A long-standing question is whether differences in management practices across firms can explain differences in productivity, especially in developing countries where these spreads appear particularly large. To investigate this, we ran a management field experiment on large Indian textile firms. We provided free consulting on management practices to randomly chosen treatment plants and compared their performance to a set of control plants. We find that adopting these management practices raised productivity by 17% in the first year through improved quality and efficiency and reduced inventory, and within three years led to the opening of more production plants. Why had the firms not adopted these profitable practices previously? Our results suggest that informational barriers were the primary factor explaining this lack of adoption. Also, because reallocation across firms appeared to be constrained by limits on managerial time, competition had not forced badly managed firms to exit.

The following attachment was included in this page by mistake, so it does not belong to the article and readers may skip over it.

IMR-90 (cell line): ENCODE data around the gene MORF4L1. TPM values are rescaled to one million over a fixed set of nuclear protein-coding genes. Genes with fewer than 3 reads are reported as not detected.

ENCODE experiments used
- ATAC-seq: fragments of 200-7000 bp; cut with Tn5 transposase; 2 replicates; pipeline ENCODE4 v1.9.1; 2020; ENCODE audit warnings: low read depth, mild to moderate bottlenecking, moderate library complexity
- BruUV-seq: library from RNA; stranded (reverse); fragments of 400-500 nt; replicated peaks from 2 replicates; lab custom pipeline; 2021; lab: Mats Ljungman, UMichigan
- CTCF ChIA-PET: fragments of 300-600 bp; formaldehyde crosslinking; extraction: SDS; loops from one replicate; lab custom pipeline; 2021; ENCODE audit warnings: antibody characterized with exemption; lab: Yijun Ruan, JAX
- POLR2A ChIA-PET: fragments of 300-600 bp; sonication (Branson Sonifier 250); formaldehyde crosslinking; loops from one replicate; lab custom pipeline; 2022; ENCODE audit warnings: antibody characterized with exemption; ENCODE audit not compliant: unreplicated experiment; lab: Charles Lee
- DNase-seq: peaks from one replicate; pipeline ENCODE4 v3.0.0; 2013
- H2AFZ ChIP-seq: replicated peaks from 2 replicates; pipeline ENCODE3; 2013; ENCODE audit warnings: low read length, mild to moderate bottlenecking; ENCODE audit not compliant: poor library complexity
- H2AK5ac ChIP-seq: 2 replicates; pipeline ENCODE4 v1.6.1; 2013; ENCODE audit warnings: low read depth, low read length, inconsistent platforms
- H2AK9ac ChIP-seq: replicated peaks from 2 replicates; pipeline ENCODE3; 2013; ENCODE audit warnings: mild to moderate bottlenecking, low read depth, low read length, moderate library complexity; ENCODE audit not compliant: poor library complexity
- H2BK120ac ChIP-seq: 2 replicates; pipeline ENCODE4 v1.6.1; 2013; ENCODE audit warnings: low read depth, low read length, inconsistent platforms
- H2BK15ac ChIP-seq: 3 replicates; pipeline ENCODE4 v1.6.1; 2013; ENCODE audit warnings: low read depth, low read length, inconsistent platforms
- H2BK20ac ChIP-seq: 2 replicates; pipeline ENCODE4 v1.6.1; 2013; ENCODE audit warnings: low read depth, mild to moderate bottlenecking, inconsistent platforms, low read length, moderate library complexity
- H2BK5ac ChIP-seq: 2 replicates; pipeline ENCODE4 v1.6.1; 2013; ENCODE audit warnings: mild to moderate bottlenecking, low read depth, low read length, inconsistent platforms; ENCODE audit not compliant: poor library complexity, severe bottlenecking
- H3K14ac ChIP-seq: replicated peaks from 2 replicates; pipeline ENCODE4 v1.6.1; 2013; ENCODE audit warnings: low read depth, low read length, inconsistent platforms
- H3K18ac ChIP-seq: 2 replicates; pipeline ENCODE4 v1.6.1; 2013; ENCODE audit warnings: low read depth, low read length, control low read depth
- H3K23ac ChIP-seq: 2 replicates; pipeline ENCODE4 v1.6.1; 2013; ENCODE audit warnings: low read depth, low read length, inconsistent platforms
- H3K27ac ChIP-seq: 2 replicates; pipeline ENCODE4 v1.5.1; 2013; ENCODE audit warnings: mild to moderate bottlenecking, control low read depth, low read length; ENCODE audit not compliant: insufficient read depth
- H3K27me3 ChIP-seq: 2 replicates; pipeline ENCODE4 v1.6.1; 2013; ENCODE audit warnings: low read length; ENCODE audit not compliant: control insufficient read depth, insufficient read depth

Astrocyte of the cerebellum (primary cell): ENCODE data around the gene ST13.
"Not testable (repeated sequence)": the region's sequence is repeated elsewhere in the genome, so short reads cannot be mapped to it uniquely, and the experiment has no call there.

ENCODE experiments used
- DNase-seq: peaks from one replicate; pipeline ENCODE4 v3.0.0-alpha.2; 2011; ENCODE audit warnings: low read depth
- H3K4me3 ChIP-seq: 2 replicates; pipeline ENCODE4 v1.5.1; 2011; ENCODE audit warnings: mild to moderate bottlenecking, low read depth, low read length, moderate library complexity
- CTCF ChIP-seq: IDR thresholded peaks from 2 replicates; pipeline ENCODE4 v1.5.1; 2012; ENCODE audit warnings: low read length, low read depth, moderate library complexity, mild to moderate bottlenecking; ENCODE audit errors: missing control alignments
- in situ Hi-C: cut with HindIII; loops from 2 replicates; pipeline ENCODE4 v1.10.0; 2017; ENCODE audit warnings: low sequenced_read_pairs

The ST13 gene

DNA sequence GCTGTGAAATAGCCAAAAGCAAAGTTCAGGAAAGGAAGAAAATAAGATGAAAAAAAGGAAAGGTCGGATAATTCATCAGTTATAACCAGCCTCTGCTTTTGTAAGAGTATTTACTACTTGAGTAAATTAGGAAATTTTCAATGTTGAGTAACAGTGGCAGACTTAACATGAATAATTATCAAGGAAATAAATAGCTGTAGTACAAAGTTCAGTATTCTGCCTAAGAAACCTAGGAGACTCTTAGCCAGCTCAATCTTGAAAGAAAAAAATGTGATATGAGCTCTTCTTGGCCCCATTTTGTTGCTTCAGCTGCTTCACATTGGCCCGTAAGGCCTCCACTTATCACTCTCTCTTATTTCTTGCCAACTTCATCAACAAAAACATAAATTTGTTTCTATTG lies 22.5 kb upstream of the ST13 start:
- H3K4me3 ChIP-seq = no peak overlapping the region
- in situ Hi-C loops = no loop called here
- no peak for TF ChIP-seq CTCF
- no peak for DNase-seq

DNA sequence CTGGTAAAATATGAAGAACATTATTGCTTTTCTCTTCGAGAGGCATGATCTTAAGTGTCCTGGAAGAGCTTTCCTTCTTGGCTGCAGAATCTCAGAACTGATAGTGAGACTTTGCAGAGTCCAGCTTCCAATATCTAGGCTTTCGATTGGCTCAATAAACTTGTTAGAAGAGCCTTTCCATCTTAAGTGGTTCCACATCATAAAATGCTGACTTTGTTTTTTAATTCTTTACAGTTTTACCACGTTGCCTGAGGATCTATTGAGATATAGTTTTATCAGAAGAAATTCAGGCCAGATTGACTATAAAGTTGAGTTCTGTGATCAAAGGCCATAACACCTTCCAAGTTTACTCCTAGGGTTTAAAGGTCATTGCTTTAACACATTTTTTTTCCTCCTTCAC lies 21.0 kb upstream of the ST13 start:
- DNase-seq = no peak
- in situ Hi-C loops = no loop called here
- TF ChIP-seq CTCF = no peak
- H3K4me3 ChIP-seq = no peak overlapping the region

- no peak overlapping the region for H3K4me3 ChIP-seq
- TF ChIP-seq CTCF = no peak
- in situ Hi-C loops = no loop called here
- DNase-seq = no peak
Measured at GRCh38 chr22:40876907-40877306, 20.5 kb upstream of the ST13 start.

That is from a new published paper by Bloom, Eifert, Mahajan, McKenzie & Roberts (Quarterly Journal of Economics, 2013). The researchers used the services of an international consulting firm. The management "interventions:" factory operations, quality control, inventory, human resource management, and sales and order management.
The first (and main) wave of the project ran from August 2008 to August 2010, with a total consulting cost of $1.3 million, approximately $75,000 per treatment plant and $20,000 per control plant. This is different from what the firms themselves would have to pay for this consulting, which the consultants indicated would be about $250,000.